Self-defense class prepares students for real-life situations

Brett Johnson

Sacramento State students are taking the initiative to ensure safety by preparing themselves for potential assaults in the Well’s self-defense class.

Sac State’s recently added self-defense program takes place over eight weeks, split into two different sessions. The course is held Tuesdays and Thursdays from 5:30 to 6:30 p.m. in the Well’s Klamath Studio.

Kate Costello, assistant director of the Well, said the idea to start a self-defense class was not entirely in response to the sexual assault incidences last semester, but it was certainly a factor in the course’s creation.

“As far as I’m concerned, self-defense training has always been a valuable resource for students to have,” Costello said. “The assaults on campus last semester just made it more apparent.”

This is the second time that the course has been offered, but this time the price of enrollment has been reduced to $10 for the entire session. The previous cost was $75 but the low number of signups led to the class being cancelled.

“Unfortunately, we just didn’t have enough enrollment to run the course,” Costello said. “The first time around, we were thinking of hiring an instructor for it. The costs were just going to be too high for the students, which is why we sought help from the campus police.”

Sac State Police Sgt. Victor Vinson was approached and asked to be an instructor for the course by the Well’s coordinators. Vinson agreed and began teaching Sac State’s first self-defense course.

Vinson has been practicing martial arts for more than 30 years. His experience ranges from being a second-degree black belt in the traditional Japanese karate Goju Ryu, to extensive training in the Israeli hand-to-hand combat style Krav Maga.

Vinson has been teaching self-defense since 1990. He combines his knowledge of martial arts training and the self-defense tactics from the police academy to prepare his students for real-life situations.

“The techniques taught in the course are based on the concept of close-quarter combat,” Vinson said. “Utilizing basic movements from martial arts can help to evade grappling attacks when closely approached by an assailant – giving the victim room to escape and call for help.”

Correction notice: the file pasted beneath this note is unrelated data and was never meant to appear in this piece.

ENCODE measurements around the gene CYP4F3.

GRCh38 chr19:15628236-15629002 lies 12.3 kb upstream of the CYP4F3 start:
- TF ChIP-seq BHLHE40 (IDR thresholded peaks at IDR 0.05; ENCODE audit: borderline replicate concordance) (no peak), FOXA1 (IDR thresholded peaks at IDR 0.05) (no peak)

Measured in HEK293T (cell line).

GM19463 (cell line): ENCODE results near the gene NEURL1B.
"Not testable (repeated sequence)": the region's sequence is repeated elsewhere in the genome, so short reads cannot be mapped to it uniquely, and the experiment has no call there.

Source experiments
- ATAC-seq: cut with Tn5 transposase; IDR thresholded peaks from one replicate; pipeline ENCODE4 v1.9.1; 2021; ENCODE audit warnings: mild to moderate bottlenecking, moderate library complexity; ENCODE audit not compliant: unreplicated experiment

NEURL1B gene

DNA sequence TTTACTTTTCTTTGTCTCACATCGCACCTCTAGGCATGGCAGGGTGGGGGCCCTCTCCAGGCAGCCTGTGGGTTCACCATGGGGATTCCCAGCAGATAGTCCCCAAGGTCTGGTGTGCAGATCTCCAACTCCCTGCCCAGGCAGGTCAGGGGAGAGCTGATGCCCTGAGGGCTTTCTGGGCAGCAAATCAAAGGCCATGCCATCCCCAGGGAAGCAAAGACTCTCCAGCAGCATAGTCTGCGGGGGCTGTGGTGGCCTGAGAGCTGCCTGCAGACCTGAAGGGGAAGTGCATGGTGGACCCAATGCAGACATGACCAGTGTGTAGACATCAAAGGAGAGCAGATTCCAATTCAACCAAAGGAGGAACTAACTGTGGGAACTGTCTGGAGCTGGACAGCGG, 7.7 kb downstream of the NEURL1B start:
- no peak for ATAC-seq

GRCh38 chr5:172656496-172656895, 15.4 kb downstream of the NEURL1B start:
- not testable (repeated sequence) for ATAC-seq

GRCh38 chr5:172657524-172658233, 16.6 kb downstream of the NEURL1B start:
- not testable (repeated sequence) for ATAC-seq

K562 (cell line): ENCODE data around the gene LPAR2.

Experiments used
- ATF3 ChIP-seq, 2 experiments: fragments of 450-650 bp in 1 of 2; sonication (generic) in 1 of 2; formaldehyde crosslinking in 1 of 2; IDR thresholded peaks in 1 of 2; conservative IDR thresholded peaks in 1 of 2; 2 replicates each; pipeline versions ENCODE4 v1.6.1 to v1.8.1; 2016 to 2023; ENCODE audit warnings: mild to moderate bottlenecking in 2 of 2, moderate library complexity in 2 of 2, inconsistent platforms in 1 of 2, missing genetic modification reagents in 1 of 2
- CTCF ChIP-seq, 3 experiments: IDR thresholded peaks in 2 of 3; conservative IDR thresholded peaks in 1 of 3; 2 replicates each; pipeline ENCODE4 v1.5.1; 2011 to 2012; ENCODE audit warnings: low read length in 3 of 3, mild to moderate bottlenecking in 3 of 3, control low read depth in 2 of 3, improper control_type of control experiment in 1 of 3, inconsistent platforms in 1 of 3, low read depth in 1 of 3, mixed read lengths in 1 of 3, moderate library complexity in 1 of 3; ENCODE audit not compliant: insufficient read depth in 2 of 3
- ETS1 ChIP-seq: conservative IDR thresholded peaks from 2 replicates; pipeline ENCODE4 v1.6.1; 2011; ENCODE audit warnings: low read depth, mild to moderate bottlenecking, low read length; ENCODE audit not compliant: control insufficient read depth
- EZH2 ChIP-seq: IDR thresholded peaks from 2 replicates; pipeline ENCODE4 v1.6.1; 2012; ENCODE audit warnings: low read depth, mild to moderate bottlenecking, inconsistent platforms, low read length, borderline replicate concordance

One of lessons Vinson teaches is how to defend oneself in the case of an assailant attempting to choke during an engagement. Students learn how to maneuver their head sideways and have their arm positioned as a barrier for their throat.

Students repeat balance, distraction and stunning techniques until they become muscle memory. They learn how to respond properly to surprise assaults from all angles – the back, front and sides.

Vinson said learning these techniques also boosts confidence, which can be just as helpful in deterring assailants.

“Why do you think it’s always the smaller zebra, drinking from a body of water by itself, that the lions go after?” Vinson said. “Predators always seek the weakest prey. A person who knows how to defend themselves usually projects that strength, and is significantly less likely to be attacked.”

Lindsey Zupancic, junior nursing major, wanted to learn how to adequately defend herself after hearing about last semester’s string of assaults.

“Knowing that there were assaults on campus disturbed me, especially because I’m usually studying at school until it’s night,” Zupancic said. “I’m actually confident in my ability to fend off an attack now, which makes me feel much safer being on the campus when it’s dark out. That confidence is worth more than $10 to me.”

There are nine students enrolled in the class, which exceeds the minimum amount of students needed to run the course by only one.

“Truth is, I would still want to be teaching this course even if there was just one person enrolled,” Vinson said. “That’s how important I think it is.”

Kendra Densmore, group fitness coordinator for the Well, said there are not any summer sessions for the self-defense course scheduled, but it is planned to return in the fall semester – given a solid enrollment.

“Students usually like to see courses like this in action and hear about it from others before deciding to try it themselves,” Densmore said. “I am hoping that more students are attracted to the course next semester, so that we can keep it going.”